It took another year or two of learning about the universal nature of this particular path before I was ready to try it more formally, and be initiated into the Sufi Order. After ten years, as I complained to one of my friends that we did not have a regular Universal Worship in Toronto any more, she said to me: “That’s easy to fix. You have to become a Cherag.” I was in a state of shock! “Who, me? I am not ready for that.” But I did not sleep a wink that night, as the rightness of the suggestion worked on me. As I studied for that role, I increasingly saw and felt the “unity of religious ideals,” as Pir-O-Murshid Hazrat Inayat Khan taught. As I conducted each service over the last twenty years, I could feel the great spirits that came to us, as rays of the one Spirit, and I could feel myself imbued with the “Spirit of Guidance.”
Over the last few years, I see the unity of all being even more strongly through the Sufi Way, the Open Path. It is helping me with an open awareness of the unified ground of our being, the unity in diversity at a deep level.
by Sabah Raphael Reed
In 2016, over three consecutive full moons, I was fortunate to undertake a series of “dark retreats” spending thirty-six hours in complete darkness. These concluded in Nada, Colorado, under a blue moon—the thirteenth full moon in the lunar calendar that only occurs every seven years. The experience was deeply affecting.
Amongst other things, it revealed how hard it is to stop the light shining through; that the pineal gland behind the third eye chakra itself has photoreceptive cells that permit us to see in the dark; that darkness, the earth, the body themselves emit light, rather than only receive it.
As each retreat unfolded, there were many recurring moments of noticing the mind’s story-telling, its projections and attachments together with the body’s sensations, expectations and limitations. Equally these were pierced through with non-moments of disappearing, point of view dissolving, ecstasy of “I and I” entwined, a profound sense of the Oneness of Being flowing through everything and the spaces in-between: no I, no this, no that, no-thing at all.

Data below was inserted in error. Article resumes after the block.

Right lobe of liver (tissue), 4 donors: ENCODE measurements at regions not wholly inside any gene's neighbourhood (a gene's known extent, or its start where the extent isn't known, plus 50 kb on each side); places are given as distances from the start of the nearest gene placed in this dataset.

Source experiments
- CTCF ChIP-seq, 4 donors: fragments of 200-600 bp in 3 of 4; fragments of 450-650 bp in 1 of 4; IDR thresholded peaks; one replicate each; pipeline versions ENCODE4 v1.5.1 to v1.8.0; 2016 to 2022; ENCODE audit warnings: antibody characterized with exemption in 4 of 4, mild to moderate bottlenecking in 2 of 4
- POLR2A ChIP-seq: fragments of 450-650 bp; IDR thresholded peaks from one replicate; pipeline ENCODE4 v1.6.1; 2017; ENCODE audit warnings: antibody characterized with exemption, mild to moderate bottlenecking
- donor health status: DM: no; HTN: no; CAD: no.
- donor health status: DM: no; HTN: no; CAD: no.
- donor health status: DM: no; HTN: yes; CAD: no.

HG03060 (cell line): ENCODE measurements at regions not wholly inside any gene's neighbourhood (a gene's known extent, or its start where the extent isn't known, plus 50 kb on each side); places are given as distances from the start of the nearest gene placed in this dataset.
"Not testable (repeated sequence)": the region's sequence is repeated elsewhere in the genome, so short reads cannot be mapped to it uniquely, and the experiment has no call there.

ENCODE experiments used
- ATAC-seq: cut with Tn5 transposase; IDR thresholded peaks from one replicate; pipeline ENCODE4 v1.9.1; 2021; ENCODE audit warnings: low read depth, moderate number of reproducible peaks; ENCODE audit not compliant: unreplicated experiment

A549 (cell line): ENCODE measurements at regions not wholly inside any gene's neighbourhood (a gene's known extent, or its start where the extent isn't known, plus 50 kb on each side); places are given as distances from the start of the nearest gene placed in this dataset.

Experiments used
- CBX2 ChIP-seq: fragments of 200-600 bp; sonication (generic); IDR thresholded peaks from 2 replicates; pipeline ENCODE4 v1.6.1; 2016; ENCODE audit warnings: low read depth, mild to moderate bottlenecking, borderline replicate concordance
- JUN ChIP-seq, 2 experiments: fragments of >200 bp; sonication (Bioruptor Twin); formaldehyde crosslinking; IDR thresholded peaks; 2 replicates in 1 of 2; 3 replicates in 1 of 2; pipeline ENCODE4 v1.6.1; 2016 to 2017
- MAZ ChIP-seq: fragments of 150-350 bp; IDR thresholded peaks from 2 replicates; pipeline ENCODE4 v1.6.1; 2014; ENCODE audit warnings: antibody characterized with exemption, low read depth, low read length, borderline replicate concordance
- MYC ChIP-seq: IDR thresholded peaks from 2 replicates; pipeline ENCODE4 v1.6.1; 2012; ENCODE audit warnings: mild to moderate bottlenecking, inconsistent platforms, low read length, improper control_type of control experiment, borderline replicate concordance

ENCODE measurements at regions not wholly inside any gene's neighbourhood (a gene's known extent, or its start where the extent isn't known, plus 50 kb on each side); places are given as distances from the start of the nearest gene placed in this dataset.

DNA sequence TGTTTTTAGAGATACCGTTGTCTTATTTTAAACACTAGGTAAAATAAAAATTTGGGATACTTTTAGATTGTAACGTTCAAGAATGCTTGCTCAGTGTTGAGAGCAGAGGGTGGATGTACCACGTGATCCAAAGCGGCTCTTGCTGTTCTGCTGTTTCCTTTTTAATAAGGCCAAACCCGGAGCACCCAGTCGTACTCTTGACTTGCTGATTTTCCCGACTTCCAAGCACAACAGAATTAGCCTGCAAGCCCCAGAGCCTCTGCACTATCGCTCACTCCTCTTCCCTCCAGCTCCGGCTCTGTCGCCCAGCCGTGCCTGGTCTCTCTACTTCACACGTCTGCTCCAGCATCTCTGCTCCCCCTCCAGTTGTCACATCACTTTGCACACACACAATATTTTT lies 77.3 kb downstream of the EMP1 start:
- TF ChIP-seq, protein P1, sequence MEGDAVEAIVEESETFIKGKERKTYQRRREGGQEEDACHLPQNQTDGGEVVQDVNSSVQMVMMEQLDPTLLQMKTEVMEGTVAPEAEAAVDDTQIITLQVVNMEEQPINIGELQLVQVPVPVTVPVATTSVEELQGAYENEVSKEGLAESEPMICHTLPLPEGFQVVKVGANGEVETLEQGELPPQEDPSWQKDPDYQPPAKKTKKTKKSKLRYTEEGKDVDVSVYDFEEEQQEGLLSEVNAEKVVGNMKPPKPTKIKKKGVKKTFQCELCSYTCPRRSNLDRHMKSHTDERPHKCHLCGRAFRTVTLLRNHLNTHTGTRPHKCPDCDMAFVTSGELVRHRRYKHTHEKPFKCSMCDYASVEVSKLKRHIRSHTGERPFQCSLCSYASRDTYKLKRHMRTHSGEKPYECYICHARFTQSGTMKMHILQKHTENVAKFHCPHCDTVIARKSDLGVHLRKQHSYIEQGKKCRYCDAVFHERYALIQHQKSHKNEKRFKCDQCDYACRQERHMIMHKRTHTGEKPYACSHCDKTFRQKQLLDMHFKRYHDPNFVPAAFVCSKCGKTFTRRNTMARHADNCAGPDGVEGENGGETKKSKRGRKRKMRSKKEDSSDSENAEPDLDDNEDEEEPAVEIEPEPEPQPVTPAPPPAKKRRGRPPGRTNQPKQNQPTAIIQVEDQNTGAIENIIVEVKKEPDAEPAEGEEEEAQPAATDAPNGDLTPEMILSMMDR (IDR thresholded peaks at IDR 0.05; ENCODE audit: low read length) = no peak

And one of the most profound moments was not in the dark itself. It was the moment of coming into the light, walking out into the world in the pre-dawn light, the vista washed in shades of black, silver, and grey under the numinous moon, with no sense of distance or depth of field; everything existing in one unified dimension. And then, an extraordinary instance as the twilight turned towards dawn—a nanosecond—when the landscape and all creation shifted into three dimensions and suddenly separation was there! This tree was distinct from that tree; that hillside was further away than the other; I was here and they were there. And yet, and yet….
Almost from the inside out, I could feel the beauty of all creation thrumming in the air; the magnificence of diversity, of uniqueness, of otherness and sameness co-existing in the same breath. Like gazing into the eyes of one’s beloved and seeing both oneself looking back but also their extraordinary and precious them-ness. And I felt my I-ness as blessing—to be embodied here, now, this form, this being, seeing the one world with two eyes.
The Tao Te Ching comes to mind here:
The Way bears one.
The one bears two.
The two bear three.
The three bear the ten thousand things.
The ten thousand things
carry the yin on their shoulders
and hold in their arms the yang,
whose interplay of energy
—Lao Tzu (translated by Ursula le Guin)
Such interplay between pre-one-ness and everything-ness, or between formlessness and form, is at the heart of creation, and the relationship between these mysteries—the fascia of interconnection—points to the healing move called for throughout the spheres: yin in balance with yang; feminine with masculine; dark with light; human with more-than-human and so forth.
In Taoism, this call to harmony, balance and integration is represented by the symbol:
Consider how this symbol reflects yet enriches the mathematical symbol for division.
Seeing through division invites awareness of the beautiful creativity inherent in division—the sperm and egg coming together and exploding into a stream of becomingness—whilst at the same time calling us to recognize the inherent wholeness in creation.
Without remembering to hold both, lightly, we can easily become stuck in either polarity, enamored with embodied experiences or dispersed into enraptured bliss. Equally we see around us the wounds of entrenched separation or severance, where relational unity has been forgotten, or may even have been replaced with hatred of the other and a fearful compulsion to police all boundaries.